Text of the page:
The Zen of Jen (and Ben)
By Chris Connelly
The sun did indeed rise the next morning. And yet two decades later, Garner flicks her own earlobes with a big grin: "I still don't have mine."
Her mood shifts. "I can't live in West Virginia and do what I do I'm not going to get a lot of jobs there," she notes, adding how far they are from Affleck's family as well. "It bums us out. We haven't figured it out yet."
But maybe that sadness will produce some quality TV: Garner has an idea for a version of The View aimed solely at mothers. "I feel like women, and especially mothers, are disenfranchised from our families; we don't have the same support group around us that we did a generation ago," she says. "All my girlfriends and my sisters were having these same issues, and I felt like, Why isn't this being addressed? There are tons of talk shows, yet there's nothing that is specifically for them. But I've never gotten the balls to go out and do it."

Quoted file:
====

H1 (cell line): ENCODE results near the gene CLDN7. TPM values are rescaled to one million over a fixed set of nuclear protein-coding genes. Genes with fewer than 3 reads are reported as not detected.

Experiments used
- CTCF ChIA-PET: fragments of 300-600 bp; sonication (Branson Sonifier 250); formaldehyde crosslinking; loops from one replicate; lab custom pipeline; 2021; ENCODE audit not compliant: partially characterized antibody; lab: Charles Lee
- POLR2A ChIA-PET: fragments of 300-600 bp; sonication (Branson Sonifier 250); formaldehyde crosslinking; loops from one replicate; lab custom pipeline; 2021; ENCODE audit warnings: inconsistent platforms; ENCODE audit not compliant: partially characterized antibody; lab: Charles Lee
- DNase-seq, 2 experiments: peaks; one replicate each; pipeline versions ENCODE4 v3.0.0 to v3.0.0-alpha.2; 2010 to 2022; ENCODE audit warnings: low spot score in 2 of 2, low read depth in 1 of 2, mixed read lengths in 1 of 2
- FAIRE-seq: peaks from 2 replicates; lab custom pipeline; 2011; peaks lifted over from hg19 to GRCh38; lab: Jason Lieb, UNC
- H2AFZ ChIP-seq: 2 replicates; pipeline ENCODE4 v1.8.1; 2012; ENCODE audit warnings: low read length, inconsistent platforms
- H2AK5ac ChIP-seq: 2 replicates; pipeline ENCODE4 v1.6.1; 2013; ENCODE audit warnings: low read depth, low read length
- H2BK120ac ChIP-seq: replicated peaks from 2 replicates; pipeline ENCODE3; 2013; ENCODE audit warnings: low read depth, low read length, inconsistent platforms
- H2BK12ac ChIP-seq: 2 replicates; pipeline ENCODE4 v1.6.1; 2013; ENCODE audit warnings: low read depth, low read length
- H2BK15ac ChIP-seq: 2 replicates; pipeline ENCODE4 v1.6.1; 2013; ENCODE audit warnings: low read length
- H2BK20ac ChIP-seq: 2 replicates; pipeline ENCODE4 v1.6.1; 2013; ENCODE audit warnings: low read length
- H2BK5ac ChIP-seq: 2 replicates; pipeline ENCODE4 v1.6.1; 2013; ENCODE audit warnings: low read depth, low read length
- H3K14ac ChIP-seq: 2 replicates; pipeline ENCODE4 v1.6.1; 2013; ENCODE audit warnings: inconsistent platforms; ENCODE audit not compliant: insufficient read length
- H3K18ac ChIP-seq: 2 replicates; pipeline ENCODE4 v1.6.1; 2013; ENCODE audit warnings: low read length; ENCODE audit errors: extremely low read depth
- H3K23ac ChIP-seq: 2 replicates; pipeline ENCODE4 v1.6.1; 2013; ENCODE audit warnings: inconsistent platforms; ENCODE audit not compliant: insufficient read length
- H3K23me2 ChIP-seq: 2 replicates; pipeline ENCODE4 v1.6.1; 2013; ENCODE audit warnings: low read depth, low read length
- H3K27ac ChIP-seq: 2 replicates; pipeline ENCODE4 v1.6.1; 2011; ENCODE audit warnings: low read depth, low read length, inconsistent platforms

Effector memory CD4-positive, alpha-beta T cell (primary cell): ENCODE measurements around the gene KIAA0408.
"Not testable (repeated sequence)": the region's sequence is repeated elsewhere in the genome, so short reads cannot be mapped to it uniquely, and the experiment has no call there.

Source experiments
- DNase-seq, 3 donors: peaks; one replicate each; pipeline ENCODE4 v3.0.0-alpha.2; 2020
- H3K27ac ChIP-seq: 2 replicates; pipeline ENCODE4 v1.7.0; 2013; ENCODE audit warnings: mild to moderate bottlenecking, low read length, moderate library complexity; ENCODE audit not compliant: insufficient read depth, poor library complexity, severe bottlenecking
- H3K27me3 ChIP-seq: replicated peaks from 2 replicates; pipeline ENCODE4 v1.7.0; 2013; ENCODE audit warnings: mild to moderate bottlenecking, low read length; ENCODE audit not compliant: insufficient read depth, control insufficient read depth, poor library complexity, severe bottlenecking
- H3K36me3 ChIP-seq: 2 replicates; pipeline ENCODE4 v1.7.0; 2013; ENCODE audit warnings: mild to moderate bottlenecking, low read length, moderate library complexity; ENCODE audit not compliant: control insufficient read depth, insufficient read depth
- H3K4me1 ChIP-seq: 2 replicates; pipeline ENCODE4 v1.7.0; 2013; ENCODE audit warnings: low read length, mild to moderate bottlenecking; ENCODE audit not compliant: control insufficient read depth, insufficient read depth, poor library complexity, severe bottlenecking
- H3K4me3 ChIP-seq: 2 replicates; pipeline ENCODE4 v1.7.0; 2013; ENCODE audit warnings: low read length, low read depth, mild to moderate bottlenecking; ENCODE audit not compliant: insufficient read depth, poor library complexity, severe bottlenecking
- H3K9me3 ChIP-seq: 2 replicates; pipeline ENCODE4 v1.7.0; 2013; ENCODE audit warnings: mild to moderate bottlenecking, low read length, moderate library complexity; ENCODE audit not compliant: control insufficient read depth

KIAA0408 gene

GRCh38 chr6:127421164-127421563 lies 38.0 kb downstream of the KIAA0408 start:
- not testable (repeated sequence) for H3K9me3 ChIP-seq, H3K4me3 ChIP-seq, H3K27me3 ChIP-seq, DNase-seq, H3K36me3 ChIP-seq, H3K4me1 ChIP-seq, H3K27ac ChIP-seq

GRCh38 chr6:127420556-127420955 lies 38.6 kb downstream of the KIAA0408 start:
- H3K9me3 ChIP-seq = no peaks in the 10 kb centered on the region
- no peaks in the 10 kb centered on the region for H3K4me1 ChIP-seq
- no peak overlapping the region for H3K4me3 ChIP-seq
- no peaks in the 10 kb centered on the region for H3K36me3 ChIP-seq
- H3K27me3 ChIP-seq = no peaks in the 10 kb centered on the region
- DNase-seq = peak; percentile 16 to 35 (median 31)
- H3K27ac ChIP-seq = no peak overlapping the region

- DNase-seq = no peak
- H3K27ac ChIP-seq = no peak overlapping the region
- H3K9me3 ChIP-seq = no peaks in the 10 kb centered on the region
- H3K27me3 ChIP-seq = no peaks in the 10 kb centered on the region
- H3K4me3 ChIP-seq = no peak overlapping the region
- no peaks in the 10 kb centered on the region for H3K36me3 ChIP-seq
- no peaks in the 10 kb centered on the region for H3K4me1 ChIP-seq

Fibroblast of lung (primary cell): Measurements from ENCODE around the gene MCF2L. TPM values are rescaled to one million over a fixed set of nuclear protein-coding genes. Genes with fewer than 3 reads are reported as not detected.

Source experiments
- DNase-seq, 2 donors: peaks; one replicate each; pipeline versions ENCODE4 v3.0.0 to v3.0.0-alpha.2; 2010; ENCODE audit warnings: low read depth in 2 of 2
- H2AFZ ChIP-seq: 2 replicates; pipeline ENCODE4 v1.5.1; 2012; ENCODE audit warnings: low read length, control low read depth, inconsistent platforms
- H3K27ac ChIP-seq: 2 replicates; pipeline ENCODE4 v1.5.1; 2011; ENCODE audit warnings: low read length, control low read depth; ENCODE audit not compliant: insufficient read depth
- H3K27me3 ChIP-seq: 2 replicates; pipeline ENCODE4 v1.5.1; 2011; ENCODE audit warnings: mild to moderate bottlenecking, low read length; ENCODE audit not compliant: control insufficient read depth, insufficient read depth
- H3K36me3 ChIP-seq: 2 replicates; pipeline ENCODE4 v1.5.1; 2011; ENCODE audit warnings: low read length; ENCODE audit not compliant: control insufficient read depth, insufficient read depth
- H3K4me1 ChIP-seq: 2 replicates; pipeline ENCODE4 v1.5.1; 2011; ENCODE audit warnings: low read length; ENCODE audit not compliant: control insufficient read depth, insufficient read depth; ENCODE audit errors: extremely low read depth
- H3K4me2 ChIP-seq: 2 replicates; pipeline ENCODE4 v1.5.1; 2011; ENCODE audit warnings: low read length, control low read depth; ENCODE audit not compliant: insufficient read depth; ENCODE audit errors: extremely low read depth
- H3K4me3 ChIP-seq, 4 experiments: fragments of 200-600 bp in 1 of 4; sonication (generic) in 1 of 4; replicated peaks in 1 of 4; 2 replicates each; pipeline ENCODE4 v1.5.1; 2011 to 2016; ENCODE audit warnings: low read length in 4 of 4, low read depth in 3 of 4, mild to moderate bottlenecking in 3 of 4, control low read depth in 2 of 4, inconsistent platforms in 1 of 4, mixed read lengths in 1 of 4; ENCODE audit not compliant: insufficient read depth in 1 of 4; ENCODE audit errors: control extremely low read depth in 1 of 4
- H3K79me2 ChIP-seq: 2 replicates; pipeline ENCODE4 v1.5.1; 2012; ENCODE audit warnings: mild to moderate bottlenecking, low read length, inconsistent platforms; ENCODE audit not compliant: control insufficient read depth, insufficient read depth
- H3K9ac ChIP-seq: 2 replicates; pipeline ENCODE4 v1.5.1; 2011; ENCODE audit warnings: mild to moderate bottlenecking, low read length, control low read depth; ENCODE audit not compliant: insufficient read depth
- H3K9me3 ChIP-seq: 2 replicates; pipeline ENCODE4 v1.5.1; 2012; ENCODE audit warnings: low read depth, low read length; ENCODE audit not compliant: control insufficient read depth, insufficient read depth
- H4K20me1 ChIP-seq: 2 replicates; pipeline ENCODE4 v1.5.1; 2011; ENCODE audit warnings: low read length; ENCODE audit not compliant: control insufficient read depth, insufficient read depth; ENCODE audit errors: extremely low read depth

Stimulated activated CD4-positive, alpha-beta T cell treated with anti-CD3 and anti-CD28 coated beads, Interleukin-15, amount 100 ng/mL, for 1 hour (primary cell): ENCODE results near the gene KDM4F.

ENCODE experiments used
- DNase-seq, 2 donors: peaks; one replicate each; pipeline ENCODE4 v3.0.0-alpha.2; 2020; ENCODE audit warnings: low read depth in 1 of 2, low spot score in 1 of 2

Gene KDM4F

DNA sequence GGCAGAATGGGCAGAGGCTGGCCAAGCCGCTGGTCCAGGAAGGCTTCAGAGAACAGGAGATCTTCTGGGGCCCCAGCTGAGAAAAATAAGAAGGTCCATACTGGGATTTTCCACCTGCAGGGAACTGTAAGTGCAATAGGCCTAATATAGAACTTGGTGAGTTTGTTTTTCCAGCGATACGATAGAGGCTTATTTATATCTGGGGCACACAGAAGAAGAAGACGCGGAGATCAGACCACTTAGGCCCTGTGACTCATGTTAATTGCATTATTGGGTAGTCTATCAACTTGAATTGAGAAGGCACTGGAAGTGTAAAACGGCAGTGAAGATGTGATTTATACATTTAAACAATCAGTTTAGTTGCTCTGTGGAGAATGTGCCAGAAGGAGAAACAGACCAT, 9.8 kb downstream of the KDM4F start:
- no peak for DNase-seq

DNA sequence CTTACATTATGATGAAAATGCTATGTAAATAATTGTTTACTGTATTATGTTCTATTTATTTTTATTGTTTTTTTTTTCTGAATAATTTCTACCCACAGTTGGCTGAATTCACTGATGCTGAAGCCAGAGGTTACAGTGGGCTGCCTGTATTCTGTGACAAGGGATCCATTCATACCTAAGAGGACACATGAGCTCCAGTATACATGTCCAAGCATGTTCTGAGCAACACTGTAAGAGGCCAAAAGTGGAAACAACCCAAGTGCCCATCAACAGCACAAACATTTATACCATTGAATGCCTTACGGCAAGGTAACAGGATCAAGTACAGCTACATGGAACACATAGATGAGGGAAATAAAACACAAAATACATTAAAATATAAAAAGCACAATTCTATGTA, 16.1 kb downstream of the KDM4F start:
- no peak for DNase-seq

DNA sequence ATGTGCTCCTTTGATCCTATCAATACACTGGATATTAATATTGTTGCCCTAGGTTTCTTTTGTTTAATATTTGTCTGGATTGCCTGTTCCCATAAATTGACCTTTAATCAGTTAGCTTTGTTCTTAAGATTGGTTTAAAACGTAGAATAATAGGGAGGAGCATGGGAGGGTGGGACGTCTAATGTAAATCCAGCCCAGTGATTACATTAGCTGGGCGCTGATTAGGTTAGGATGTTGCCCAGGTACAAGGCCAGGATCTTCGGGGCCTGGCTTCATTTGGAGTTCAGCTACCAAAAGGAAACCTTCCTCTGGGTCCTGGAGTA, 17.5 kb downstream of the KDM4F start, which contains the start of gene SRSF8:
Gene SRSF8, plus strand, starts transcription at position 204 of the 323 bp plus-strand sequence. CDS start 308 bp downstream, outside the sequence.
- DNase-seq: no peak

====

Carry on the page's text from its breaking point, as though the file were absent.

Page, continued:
Before Garner leaves and hops into a big, black Yukon SUV, I have to ask: Does she ever wonder how she managed to deserve the luck, the serendipity, of the life that's led her here?
She gives it a think. "It's not that I just was like, 'Oh please, oh please, oh please.' I am as ambitious as the next working woman. I'm not going to pretend that I don't want to be good at what I do and that I don't care a lot about it, because I do. But it doesn't define me."
And then she stops talking, places her hands on the table, and says, "You look at me like you don't believe me."
No, I do, I say. I do believe you. (And I do!)
"It's just I worked really, really hard for it. So, yeah, I do think I deserve it." Then Garner's steeliness turns to reflect the light: "All the lucky things that come with it not having to worry about money right now that is lucky and a blessing. But," she smiles, "I was really happy when I didn't have that, too."